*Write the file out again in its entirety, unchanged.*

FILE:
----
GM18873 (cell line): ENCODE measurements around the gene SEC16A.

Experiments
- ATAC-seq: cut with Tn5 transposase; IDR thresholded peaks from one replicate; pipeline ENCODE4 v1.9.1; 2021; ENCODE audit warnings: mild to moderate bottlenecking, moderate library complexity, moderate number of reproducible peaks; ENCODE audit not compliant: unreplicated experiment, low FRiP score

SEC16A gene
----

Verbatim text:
GM18873 (cell line): ENCODE measurements around the gene SEC16A.

Experiments
- ATAC-seq: cut with Tn5 transposase; IDR thresholded peaks from one replicate; pipeline ENCODE4 v1.9.1; 2021; ENCODE audit warnings: mild to moderate bottlenecking, moderate library complexity, moderate number of reproducible peaks; ENCODE audit not compliant: unreplicated experiment, low FRiP score

SEC16A gene